Rem. 1. The original meaning of the לְ is most plainly seen in those infinitives with לְ which expressly state a purpose (hence as the equivalent of a final clause), e.g. Gn 11:5 and the Lord came down, לִרְאֹתאֶת־הָעִיר to see the city; also with a change of subject, e.g. 2 S 12:10 and thou hast taken the wife of Uriah the Hittite לִֽהְיוֹתלְךָלְאִשָּׁה to be (i.e. that she may be) thy wife; cf. Gn 28:4, Jer 38:26 (לָמוּת).—If there is a special emphasis on the infinitive with לְ, it is placed, with its complement, before the governing verb, e.g. Gn 42:9, 47:4, Nu 22:20, Jos 2:3, 1 S 16:2 with בּוֹא; Ju 15:10, 1 S 17:25 with עָלָה.
Friedrich Wilhelm Gesenius, Gesenius’ Hebrew Grammar, ed. E. Kautzsch and Sir Arthur Ernest Cowley, 2d English ed. (Oxford: Clarendon Press, 1910), 348.
Construct state: the word can mean threat or rebuke. Rebuke makes better sense with “wise”.
7 Whoever corrects a scoffer gets himself abuse, and he who reproves a wicked man incurs injury. 8 Do not reprove a scoffer, or he will hate you; reprove a wise man, and he will love you. Proverbs 9:7–8 (ESV)
Whoever loves discipline loves knowledge, but he who hates reproof is stupid. Proverbs 12:1 (ESV)
He who is often reproved, yet stiffens his neck, will suddenly be broken beyond healing. Proverbs 29:1 (ESV)
The wise of heart will receive commandments, but a babbling fool will come to ruin. Proverbs 10:8 (ESV)
Whoever ignores instruction despises himself, but he who listens to reproof gains intelligence. Proverbs 15:32 (ESV)
It is more agreeable, no doubt, to the self-complacency of human nature, “to hear the song of fools”—to go where there will be nothing to wound our pride or to suggest unpleasant thoughts. The song of fools may evidently here be taken for the amusements and blandishments of the world; and what Solomon would have us to believe and be assured of is, that the rebuke of the wise is better than these. Pre-eminently better than these is the rebuke of the only-wise God, and yet how often is even His rebuke wholly disregarded! He is rebuking sinners every day by his Word, and very often by his providence too. By his Word he is continually condemning their folly and their sin, because they are careful and troubled about many things, and are wilfully and obstinately neglecting the one thing needful—because they are far more concerned at the thought of losing the world than of losing their souls.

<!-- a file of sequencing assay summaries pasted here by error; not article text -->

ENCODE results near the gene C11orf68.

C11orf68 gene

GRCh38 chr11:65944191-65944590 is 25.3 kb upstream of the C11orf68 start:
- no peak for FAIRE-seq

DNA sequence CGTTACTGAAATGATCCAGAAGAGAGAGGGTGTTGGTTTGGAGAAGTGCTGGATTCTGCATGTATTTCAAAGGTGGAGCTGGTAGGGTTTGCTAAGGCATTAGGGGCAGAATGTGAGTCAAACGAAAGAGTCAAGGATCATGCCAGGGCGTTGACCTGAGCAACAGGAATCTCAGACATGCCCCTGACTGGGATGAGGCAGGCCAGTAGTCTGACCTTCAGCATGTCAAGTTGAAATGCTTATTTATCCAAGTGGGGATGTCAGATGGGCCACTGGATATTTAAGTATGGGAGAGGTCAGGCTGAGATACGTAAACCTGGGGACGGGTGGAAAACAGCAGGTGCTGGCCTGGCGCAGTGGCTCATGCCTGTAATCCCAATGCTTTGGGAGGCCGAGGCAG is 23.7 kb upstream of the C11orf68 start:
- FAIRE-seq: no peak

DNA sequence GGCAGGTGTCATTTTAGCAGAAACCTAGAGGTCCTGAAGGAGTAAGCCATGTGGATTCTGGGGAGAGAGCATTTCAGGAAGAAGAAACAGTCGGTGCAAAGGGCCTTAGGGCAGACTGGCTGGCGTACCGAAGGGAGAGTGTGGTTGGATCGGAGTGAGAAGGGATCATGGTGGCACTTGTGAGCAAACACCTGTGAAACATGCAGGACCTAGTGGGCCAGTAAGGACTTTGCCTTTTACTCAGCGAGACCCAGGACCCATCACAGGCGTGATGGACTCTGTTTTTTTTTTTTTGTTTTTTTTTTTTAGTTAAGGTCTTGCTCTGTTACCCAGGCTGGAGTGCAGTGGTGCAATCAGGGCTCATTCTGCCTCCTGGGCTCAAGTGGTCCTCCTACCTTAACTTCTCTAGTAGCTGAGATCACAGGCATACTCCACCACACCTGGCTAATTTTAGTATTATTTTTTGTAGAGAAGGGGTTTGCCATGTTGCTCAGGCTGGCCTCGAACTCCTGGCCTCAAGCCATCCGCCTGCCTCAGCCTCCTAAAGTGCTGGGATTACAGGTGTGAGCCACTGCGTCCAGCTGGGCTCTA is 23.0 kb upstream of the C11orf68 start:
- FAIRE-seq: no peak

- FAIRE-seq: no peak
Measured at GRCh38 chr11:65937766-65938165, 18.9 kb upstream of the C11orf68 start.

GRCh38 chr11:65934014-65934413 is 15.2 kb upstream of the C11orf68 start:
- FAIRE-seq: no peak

Robert Buchanan, The Book of Ecclesiastes: Its Meaning and Its Lessons (London; Edinburgh; Glasgow: Blackie & Son, 1859), 232.
It is an evidence of a wise and teachable disposition, to receive with meekness the words of reproof, as David did, not only from Nathan, a prophet, 2 Sam. 12:7–13. but from Abigail, a woman, 1 Sam. 25:32, 33; Heb. 13:22; Prov. 9:9. and 17:10. By “the song of fools” are to be understood any flattering speeches, or jocular and pleasant discourses; it being a synecdoche, significant of all kinds of jests and bewitching pleasures, Isai. 24:8, 9; Gen. 31:27.
Edward Reynolds, A Commentary on the Book of Ecclesiastes, ed. Daniel Washbourn (London: Mathews and Leigh, 1811), 210.
מֵאִ֕ישׁ שֹׁמֵ֖עַ שִׁ֥יר כְּסִילִֽים׃
Than one hearing a song of fools.
This colon emphasizes the wrongness of the fool’s response to a circumstance. The fool leads one away from the truth of a matter – in contrast to the wiseman.